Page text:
Thank you notes are much more powerful than we realize, say researchers from the University of Texas at Austin. Writing thank you notes is a pro-social experience we should commit to more often. Jimmy Fallon’s ‘Thank You Notes,’ for example, are extremely powerful gestures.
Not only do thank you notes improve well-being for the letter writer, but also for the recipients.
Amit Kumar and Nicholas Epley wrote about their study and findings in the journal Psychological Science (citation below).
Prof. Kumar is Assistant Professor of Marketing in the McCombs School of Business at the University of Texas (UT). Prof. Epley is John T. Keller Professor of Behavioral Science at the University of Chicago Booth School of Business.
We also call thank you notes ‘letters of thanks,’ ‘thank you letters,’ as well as ‘letters of gratitude.’
Thank you notes – three experiments
The researchers carried out three different experiments. Study participants had to write a letter of gratitude to somebody who had done something nice for them. The authors also asked them to anticipate their recipients’ reaction.
In all three experiments, the participants had overestimated how awkward the receivers of the letters would feel.
They had also underestimated how positive and surprised the recipients would feel. In other words, the participants had thought the recipients might feel embarrassed and not as positive as they did.
Letters of gratitude – what drives our choices?
Prof. Kumar said:
“We looked at what’s correlating with people’s likelihood of expressing gratitude – what drives those choices – and what we found is that predictions or expectations of that awkwardness, that anticipation of how a recipient would feel – those are the things that matter when people are deciding whether to express gratitude or not.”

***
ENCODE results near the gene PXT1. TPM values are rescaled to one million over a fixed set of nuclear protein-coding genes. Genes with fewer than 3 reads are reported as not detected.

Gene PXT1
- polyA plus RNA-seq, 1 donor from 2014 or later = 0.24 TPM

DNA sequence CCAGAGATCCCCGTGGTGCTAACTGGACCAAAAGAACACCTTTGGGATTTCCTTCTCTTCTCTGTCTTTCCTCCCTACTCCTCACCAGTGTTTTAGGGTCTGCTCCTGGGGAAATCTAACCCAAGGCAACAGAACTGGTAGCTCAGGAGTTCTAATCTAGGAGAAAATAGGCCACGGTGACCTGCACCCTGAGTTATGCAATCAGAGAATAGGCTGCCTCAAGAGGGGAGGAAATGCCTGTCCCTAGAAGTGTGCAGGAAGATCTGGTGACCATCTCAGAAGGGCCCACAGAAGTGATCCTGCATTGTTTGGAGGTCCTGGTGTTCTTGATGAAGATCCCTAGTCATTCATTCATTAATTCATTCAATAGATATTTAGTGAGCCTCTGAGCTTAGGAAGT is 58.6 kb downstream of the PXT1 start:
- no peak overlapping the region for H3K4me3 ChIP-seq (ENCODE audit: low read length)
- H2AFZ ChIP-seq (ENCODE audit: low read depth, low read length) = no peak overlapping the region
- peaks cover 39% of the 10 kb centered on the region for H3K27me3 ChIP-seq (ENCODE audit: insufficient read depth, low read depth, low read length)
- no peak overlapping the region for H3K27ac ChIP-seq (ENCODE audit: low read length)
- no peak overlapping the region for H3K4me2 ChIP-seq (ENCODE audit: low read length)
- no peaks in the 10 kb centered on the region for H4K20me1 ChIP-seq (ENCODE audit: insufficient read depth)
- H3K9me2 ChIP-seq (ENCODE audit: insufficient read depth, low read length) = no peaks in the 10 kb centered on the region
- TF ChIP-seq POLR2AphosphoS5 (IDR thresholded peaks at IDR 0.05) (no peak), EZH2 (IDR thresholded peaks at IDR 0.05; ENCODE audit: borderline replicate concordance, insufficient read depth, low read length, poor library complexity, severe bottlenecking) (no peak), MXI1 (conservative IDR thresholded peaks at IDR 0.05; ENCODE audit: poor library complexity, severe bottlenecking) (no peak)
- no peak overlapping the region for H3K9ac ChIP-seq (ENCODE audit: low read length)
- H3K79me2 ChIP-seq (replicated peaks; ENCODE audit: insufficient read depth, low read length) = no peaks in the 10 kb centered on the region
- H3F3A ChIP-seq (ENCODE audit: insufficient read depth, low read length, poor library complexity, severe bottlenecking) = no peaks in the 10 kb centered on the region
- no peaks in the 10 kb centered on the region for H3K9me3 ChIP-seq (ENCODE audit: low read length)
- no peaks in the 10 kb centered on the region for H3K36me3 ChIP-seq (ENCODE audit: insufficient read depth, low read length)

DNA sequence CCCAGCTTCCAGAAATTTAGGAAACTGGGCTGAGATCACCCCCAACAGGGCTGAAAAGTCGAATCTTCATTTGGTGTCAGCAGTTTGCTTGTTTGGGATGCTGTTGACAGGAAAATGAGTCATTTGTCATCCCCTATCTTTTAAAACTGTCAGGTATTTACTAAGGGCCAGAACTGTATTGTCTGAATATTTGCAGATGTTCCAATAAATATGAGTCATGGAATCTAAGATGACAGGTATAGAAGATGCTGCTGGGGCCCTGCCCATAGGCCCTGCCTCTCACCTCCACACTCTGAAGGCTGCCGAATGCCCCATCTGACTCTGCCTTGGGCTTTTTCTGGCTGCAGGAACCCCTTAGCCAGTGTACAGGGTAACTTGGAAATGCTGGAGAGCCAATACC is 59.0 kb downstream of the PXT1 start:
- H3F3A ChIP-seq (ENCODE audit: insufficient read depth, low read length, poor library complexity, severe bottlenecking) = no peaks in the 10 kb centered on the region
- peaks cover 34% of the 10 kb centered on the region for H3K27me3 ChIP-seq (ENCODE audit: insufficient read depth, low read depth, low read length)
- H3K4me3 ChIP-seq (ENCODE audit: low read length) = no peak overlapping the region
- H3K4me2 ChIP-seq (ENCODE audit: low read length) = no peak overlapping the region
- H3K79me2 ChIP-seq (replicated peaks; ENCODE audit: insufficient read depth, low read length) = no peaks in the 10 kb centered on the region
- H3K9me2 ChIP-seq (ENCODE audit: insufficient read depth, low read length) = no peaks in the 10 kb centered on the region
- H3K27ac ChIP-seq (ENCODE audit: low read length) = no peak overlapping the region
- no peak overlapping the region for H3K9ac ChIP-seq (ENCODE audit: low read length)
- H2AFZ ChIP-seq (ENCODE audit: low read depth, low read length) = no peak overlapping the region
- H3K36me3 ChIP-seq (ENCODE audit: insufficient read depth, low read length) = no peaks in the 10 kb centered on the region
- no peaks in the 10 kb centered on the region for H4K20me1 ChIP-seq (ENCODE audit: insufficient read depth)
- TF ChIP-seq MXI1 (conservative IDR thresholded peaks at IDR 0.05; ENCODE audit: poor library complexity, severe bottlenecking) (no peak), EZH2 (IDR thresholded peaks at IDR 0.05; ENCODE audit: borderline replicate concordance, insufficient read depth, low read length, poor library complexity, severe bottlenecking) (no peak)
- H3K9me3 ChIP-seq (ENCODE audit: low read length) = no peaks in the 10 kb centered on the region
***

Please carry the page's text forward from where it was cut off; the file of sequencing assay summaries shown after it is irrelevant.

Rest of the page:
People shy away from writing letters of gratitude because they fear the recipient may misinterpret their gesture. Anxiety about what to write also puts them off.
Probably not a societal thing
Prof. Kumar added:
“I don’t think it’s a societal thing,” said Kumar. “It’s more fundamental to how the human mind works and a well-established asymmetry about how we evaluate ourselves and other people.”
“When we’re thinking about ourselves, we tend to think about how competent we are, and whether we are going to be articulate in how we’re expressing gratitude.”
People should write more letters of gratitude
What is significant about their research and findings, Prof. Kumar says, is that we should write letters of gratitude more often.
Regarding the effort involved versus the benefits we get from writing letters of gratitude, Prof. Kumar said:
“What we saw is that it only takes a couple of minutes to compose letters like these, thoughtful ones and sincere ones. It comes at little cost, but the benefits are larger than people expect.”
In an Abstract that precedes the main article in the journal, the authors wrote:
“Expected awkwardness and mood were both correlating with participants’ willingness to express gratitude. Wise decisions are guided by an accurate assessment of the expected value of action.”
“Underestimating the value of prosocial actions, such as expressing gratitude, may keep people from engaging in behavior that would maximize their own – and others’ – well-being.”
Perhaps this study’s finding also applies to people who work in client-centric companies. In client-centric businesses, the customer or client is the center of its effort.
“Undervaluing Gratitude: Expressers Misunderstand the Consequences of Showing Appreciation,” Amit Kumar and Nicholas Epley. Psychological Science – First Published June 27, 2018. https://doi.org/10.1177/0956797618772506.